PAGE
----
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Physics of slip triggering: from DEM to friction into granular gouges
  • Nathalie Casas
Nathalie Casas
Univ Lyon, INSA-Lyon, CNRS UMR5259, LaMCoS, F-69621, France

Corresponding Author:[email protected]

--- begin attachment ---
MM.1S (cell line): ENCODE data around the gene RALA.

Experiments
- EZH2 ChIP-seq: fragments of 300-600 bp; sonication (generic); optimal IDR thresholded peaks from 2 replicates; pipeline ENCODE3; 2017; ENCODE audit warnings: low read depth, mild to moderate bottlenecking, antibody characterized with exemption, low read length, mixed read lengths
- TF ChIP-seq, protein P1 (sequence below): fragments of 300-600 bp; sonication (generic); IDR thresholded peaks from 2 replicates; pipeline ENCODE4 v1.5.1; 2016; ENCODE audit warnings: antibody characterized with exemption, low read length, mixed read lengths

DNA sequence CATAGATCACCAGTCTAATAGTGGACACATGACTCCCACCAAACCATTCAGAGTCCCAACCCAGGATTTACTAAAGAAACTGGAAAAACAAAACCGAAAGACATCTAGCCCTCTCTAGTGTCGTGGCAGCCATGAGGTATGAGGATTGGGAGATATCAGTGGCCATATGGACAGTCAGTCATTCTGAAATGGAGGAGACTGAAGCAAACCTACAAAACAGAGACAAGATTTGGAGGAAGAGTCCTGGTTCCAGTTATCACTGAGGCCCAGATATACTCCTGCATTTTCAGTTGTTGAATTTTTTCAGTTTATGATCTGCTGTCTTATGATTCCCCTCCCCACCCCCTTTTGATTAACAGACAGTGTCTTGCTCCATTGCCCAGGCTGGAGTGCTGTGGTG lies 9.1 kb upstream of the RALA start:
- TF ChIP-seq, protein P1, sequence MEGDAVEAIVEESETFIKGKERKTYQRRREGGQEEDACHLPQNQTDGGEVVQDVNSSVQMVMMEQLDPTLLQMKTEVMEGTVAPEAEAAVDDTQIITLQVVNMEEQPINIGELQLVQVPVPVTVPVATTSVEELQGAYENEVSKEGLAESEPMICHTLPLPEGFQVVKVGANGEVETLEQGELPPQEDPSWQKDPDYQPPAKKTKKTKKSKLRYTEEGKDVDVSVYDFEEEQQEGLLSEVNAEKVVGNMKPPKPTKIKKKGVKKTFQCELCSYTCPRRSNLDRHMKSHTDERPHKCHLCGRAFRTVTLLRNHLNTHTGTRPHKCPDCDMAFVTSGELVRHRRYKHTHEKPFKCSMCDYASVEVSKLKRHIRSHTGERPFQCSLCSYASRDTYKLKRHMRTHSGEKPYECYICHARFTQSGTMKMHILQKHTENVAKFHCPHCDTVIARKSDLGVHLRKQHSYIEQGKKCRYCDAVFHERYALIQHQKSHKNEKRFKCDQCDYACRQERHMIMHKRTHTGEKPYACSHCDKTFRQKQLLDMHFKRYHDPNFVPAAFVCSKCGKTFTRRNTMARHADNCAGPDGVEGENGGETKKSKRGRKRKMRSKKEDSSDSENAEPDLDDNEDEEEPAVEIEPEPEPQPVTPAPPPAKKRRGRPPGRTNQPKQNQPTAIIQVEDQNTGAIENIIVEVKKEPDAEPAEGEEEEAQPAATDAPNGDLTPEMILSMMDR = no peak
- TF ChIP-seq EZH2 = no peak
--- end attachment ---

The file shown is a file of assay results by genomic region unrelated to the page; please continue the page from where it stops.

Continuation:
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In the framework of EGS, using hydraulic stimulation increases pore pressure into the existing fracture networks and can be responsible for slip reactivations. In order to predict the seismic or aseismic character of these slips, it is important to determine the influence of the gouge characteristics on the slip behaviour. Lab or in-situ testing can be very helpful, but experience has shown that it is complicated to install local sensors inside a mechanical contact and that some data remains impossible to obtain. In this study, we are focusing on the physics of the contact inside a granular gouge to understand the mechanisms of slip triggering by using numerical modelling. We implement a 2D granular fault gouge with Discrete Element Modelling (DEM). The model involves two rough surfaces representing the rock walls separated by a granular gouge with realistic angular particles created by the wear of previous slips. A displacement-driven model with dry contact is primarily studied to observe the peak of static friction (shape, slope or duration). In order to spotlight the aseismic and seismic patterns, a second model is carried out to add the stiffness of the rocks (or loading apparatus). Dedicated post processing tools are also used in order to analyse the spatial distribution of the solid fraction and the force chains patterns bringing a new understanding of physics from a granular point of view. Representing realistic morphology of particles (angular shapes) brings an additional level of control with respect to most of the simulations reported in the literature using circular grains. Angular grains lead to higher friction coefficients with different global behaviours. The initial solid fraction of the gouge appears to be a good indicator of the friction peak we have at a slip triggering (Fig.). The more compacted the gouge is, the more effort is needed to disturb the initial grains assembly and to reach a steady state regime. With fractal size distribution, we have also studied the mechanical contribution of small particles in the media. Friction coefficient results let us conclude that the presence or not of very small particles is not as influent as the initial solid fraction of the gouge. Finally, adding a stiffness on the upper rock wall provides information on the transition from stable sliding to slow-slip/stick-slip behaviour.